The PJ Tatler

MediaLeft More Interested in Vetting Conservative Groups than the President or Any of His Allies

This needs to be read and understood by everyone on the right and in the libertarian movement. The left, from the White House through the IRS to newspapers like the Guardian, are waging a multi-front war against free speech.


Last week the left-wing British newspaper theGuardian published a trove of funding proposals that were privately submitted to the State Policy Network (SPN) — a nonprofit group that coordinates state-level efforts to enact free-market reforms — by state-based think tanks. (One of the documents was a proposal from our institution, the Texas Public Policy Foundation, about reforming Medicaid to better serve low-income Texans.) The publication of the documents is not so much a piece of investigative reporting as it is a modern-day recurrence of 19th-century yellow journalism.

The Guardian justified its actions on the grounds that the public needs “full and fair access” to the conservative groups’ plans, “to allow the public to reach its own conclusions about whether these activities comply with the spirit of non-profit tax-exempt charities.” The clear implication is that the groups in question are nefarious beneficiaries of “dark money” from corporate interests seeking to control state politics.

If the Guardian was being even-handed, seeking similar documents from left-wing groups, then its actions would be less objectionable. But it is only targeting groups on the right. The Chicago Sun-Times is too.

Perhaps most disturbing is that many in the mainstream media — not just left-wing outlets like the Guardian — not only approve of this kind of intimidation, but are willing to engage in it. The Chicago Sun-Times recently rejected an op-ed submitted by the Mackinac Center for Public Policy because the group would not cave to demands from the newspaper to disclose its donor list. The Sun-Times then ran an editorial explaining that it wished it could “draw a red line” and reject all letters and op-eds from nonprofits that do not disclose their donors, and never use them as sources. The editors admitted that “highly credible organizations” like the ACLU and the NAACP also refuse to disclose their donor lists, but nevertheless claimed that groups like the Mackinac Center should be held to a “more skeptical standard,” because they haven’t been around as long — and, presumably, because they buck the liberal consensus.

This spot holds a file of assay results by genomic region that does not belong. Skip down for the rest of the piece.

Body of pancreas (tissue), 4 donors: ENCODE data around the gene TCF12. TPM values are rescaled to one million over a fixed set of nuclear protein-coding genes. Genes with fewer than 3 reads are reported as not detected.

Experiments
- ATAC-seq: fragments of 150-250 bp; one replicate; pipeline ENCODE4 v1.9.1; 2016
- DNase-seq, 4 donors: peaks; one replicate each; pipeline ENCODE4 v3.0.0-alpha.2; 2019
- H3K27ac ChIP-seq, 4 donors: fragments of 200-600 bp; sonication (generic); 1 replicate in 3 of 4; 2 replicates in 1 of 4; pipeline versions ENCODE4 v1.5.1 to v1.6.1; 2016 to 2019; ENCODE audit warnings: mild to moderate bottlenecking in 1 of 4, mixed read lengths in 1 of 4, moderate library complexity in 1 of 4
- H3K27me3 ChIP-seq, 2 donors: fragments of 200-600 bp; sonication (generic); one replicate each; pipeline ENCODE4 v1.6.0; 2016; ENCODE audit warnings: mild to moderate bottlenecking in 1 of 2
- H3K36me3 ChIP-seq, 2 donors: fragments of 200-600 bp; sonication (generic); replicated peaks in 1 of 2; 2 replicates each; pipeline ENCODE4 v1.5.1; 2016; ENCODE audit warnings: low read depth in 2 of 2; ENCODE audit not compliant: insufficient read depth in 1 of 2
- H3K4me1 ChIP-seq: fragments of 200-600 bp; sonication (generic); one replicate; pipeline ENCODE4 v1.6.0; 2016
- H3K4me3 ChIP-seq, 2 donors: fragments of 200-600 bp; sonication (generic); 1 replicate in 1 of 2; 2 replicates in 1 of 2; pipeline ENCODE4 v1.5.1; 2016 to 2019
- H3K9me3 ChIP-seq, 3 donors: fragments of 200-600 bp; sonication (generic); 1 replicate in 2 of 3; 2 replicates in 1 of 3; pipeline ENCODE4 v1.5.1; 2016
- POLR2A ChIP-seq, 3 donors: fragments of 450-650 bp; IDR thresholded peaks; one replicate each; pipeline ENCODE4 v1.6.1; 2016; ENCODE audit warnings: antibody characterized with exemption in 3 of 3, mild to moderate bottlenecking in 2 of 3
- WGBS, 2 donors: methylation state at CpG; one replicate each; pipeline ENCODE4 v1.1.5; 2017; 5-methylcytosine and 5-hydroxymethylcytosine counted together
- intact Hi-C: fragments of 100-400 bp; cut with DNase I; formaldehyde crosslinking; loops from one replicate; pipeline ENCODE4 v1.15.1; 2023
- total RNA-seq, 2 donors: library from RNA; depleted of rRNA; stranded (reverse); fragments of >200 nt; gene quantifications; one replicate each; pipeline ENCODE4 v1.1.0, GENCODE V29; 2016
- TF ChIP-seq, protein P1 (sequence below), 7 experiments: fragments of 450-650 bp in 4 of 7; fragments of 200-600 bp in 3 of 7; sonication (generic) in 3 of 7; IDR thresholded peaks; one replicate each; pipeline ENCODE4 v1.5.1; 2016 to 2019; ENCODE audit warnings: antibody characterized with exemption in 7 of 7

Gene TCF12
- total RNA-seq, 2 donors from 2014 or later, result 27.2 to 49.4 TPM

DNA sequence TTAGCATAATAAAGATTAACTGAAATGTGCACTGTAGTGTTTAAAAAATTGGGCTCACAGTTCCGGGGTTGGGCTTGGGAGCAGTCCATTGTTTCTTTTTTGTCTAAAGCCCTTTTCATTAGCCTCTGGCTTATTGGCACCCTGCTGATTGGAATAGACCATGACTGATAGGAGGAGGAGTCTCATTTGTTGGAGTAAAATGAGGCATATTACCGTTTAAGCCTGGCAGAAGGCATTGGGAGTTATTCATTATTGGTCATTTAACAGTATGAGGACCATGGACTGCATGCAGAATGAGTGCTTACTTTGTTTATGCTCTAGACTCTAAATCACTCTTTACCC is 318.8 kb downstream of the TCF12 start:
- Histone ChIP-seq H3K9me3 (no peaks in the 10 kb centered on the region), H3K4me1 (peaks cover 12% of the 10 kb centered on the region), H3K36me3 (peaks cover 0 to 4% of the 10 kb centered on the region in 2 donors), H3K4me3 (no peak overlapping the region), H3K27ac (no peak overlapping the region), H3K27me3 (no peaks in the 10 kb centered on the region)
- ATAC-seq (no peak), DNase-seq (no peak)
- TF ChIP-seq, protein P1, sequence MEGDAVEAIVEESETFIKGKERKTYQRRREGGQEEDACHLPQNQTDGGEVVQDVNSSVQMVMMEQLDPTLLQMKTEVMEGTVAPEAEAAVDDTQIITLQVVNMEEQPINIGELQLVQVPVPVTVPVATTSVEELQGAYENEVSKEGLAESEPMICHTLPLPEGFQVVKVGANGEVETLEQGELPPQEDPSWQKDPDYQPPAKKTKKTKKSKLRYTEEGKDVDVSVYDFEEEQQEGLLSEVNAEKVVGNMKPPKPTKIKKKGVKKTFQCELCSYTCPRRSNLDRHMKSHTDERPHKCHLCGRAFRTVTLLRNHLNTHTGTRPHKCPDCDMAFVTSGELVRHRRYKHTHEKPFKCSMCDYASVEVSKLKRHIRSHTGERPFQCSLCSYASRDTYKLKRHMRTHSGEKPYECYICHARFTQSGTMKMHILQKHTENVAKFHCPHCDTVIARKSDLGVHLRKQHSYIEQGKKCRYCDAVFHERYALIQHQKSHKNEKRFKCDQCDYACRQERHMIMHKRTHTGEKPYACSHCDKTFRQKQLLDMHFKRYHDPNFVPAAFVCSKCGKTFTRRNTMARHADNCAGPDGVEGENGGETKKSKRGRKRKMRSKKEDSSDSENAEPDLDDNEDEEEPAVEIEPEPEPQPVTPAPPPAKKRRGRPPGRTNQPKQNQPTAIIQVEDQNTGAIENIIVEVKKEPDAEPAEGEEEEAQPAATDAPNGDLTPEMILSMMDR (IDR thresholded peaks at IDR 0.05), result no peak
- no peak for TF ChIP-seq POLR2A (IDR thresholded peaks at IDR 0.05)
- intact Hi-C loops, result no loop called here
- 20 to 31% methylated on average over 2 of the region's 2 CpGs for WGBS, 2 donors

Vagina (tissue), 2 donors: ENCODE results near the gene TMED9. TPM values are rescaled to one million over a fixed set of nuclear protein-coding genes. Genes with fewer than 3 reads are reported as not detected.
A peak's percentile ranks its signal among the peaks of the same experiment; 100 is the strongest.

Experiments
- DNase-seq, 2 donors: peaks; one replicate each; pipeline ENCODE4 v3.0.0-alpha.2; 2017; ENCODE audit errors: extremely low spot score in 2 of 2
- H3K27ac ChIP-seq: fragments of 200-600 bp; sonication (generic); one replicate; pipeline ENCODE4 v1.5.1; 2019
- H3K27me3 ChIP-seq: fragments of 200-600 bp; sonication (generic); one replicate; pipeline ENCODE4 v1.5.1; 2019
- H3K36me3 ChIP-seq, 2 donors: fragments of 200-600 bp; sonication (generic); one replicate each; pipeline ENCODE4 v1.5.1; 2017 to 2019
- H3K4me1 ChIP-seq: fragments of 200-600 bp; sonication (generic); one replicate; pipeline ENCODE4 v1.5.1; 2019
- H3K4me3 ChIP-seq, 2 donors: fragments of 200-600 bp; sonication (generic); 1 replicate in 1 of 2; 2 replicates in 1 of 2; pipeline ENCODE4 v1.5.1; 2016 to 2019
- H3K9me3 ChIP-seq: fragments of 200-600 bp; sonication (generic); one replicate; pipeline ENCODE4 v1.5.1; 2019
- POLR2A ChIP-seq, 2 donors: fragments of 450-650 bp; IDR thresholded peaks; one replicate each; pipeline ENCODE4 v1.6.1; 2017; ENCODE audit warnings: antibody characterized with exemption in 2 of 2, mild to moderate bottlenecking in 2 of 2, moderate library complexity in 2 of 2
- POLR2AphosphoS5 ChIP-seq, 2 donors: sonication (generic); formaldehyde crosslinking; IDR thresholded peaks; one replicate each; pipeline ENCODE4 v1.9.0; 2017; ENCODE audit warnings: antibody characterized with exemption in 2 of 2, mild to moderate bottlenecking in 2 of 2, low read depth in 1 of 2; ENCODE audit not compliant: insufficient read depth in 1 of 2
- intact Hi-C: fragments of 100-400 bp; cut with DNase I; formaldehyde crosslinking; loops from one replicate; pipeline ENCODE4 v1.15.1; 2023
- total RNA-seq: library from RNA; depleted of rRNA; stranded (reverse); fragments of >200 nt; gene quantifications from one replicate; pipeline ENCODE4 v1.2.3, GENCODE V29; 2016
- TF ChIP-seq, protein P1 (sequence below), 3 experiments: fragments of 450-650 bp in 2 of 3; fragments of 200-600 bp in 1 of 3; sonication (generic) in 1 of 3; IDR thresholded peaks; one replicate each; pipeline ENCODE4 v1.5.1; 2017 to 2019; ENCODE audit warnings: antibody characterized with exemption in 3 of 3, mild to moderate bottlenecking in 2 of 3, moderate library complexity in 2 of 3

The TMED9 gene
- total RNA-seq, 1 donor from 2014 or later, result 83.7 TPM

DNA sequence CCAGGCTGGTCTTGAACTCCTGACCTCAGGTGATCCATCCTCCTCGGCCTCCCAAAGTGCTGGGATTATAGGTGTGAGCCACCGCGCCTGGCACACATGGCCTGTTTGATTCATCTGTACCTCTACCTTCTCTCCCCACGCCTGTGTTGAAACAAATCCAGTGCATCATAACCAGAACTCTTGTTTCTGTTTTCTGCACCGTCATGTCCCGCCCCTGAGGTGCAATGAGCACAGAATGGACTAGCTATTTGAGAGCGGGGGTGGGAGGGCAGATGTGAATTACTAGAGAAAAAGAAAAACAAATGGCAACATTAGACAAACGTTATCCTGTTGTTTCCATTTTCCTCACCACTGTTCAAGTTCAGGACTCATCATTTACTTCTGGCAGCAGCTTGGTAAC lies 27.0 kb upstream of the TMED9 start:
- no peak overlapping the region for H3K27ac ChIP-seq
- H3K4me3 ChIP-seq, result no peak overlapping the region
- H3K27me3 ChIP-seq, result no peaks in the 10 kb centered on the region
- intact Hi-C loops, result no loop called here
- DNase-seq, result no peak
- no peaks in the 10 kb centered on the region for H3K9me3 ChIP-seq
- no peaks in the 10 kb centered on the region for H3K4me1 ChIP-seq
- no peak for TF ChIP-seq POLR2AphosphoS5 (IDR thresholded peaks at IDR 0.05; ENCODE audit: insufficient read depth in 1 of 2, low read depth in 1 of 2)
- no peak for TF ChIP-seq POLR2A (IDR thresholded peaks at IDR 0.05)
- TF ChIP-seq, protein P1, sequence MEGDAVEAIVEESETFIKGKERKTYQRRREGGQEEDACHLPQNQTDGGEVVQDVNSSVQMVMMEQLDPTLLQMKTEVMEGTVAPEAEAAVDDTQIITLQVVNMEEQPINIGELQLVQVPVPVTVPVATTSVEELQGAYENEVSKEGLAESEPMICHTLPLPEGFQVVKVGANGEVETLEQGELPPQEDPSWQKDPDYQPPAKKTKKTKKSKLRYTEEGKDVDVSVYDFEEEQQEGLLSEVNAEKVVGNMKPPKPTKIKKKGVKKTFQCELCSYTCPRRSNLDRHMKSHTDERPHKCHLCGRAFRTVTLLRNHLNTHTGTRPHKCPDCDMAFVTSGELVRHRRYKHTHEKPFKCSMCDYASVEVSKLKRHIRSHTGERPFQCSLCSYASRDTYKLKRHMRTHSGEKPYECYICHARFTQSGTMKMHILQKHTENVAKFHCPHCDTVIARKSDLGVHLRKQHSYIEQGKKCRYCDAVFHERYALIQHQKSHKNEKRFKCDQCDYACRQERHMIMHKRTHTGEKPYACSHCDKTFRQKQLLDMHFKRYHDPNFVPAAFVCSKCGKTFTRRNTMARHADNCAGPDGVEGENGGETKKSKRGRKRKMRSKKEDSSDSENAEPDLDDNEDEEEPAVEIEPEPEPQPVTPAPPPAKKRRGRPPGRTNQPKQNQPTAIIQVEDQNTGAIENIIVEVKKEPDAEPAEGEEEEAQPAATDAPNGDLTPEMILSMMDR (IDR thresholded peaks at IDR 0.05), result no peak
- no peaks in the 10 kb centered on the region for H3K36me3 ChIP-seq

Read the entire piece.

Back when I was working at the Texas GOP, I grew concerned about how a very few wealthy trial lawyers were building up astroturf activist groups on the left to attack Gov. Perry and other elected officials, using the media to give themselves the veneer of non-partisanship. I built up a dossier on how these groups are funded, who staffs them, how they operate, it took about a year to compile and was quite detailed. I took it to several media in the state. None of them bothered to look at it. But they’re more than willing to publish every crumb they can get on conservative groups, and I guarantee you that they get at least some of their tips from the Democrats and their allied groups.

The left’s prominent elected officials are part of the game too. While they rely on the likes of the Center for American Progress, the ACLU, the NAACP and other groups to run interference for them, advocate for them, run ads for them, and attack conservatives for them, they’re attacking conservative groups through both government power and media malpractice. The aim is intimidation, both of the groups and prospective donors who fear their donations will be made public by illegal IRS leaks and leftwingers in the media. Ultimately, the aim is to shut down free speech that doesn’t conform to the left’s lines — on everything.


Progressives once called this kind of behavior “suppression of dissent.” Now, they’ve made it business as usual.

Here in Texas, the Democrats’ own leading candidate for governor has a history of attacking free speech. Most in the media here don’t care to even report that fact.

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